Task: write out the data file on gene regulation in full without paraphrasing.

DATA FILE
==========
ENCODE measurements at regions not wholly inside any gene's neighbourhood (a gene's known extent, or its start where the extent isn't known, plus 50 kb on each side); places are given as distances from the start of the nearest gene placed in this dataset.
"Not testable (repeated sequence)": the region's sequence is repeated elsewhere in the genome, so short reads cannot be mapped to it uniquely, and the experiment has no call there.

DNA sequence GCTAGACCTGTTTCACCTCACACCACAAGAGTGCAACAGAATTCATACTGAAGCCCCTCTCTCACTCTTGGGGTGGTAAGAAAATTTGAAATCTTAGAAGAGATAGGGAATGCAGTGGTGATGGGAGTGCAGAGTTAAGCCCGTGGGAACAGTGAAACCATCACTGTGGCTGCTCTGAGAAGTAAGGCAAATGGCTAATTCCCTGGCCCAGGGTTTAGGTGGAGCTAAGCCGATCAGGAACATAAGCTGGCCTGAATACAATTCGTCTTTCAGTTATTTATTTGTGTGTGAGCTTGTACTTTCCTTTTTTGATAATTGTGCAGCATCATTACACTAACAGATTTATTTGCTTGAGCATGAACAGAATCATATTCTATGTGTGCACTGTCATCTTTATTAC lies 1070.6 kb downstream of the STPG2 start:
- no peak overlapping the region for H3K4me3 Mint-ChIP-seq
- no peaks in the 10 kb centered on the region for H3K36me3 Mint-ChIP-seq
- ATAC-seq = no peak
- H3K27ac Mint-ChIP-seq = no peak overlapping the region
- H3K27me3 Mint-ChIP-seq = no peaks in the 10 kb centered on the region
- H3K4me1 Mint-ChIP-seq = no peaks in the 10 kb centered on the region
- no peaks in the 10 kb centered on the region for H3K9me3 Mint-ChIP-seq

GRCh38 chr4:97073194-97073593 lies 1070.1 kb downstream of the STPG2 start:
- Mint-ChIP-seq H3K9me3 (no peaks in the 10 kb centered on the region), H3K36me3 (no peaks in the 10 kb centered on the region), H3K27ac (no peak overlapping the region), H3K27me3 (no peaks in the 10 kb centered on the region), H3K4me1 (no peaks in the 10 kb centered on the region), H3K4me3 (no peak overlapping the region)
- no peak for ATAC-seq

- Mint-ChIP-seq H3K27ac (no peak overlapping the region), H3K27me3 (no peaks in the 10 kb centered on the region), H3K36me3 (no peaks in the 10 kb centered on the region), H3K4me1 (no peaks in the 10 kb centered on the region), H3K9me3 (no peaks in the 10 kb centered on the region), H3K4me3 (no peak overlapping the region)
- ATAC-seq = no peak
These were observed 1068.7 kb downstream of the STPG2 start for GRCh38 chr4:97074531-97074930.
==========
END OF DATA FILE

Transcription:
ENCODE measurements at regions not wholly inside any gene's neighbourhood (a gene's known extent, or its start where the extent isn't known, plus 50 kb on each side); places are given as distances from the start of the nearest gene placed in this dataset.
"Not testable (repeated sequence)": the region's sequence is repeated elsewhere in the genome, so short reads cannot be mapped to it uniquely, and the experiment has no call there.

DNA sequence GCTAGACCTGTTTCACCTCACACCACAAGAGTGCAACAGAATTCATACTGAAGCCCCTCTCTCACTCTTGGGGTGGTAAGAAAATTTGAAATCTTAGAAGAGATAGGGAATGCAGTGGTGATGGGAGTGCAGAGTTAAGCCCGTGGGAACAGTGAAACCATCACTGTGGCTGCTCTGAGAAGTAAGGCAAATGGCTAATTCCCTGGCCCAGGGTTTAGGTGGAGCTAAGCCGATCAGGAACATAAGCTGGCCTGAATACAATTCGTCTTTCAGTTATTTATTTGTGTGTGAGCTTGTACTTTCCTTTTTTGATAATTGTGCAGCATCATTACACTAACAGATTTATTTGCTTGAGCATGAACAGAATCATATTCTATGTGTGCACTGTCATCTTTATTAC lies 1070.6 kb downstream of the STPG2 start:
- no peak overlapping the region for H3K4me3 Mint-ChIP-seq
- no peaks in the 10 kb centered on the region for H3K36me3 Mint-ChIP-seq
- ATAC-seq = no peak
- H3K27ac Mint-ChIP-seq = no peak overlapping the region
- H3K27me3 Mint-ChIP-seq = no peaks in the 10 kb centered on the region
- H3K4me1 Mint-ChIP-seq = no peaks in the 10 kb centered on the region
- no peaks in the 10 kb centered on the region for H3K9me3 Mint-ChIP-seq

GRCh38 chr4:97073194-97073593 lies 1070.1 kb downstream of the STPG2 start:
- Mint-ChIP-seq H3K9me3 (no peaks in the 10 kb centered on the region), H3K36me3 (no peaks in the 10 kb centered on the region), H3K27ac (no peak overlapping the region), H3K27me3 (no peaks in the 10 kb centered on the region), H3K4me1 (no peaks in the 10 kb centered on the region), H3K4me3 (no peak overlapping the region)
- no peak for ATAC-seq

- Mint-ChIP-seq H3K27ac (no peak overlapping the region), H3K27me3 (no peaks in the 10 kb centered on the region), H3K36me3 (no peaks in the 10 kb centered on the region), H3K4me1 (no peaks in the 10 kb centered on the region), H3K9me3 (no peaks in the 10 kb centered on the region), H3K4me3 (no peak overlapping the region)
- ATAC-seq = no peak
These were observed 1068.7 kb downstream of the STPG2 start for GRCh38 chr4:97074531-97074930.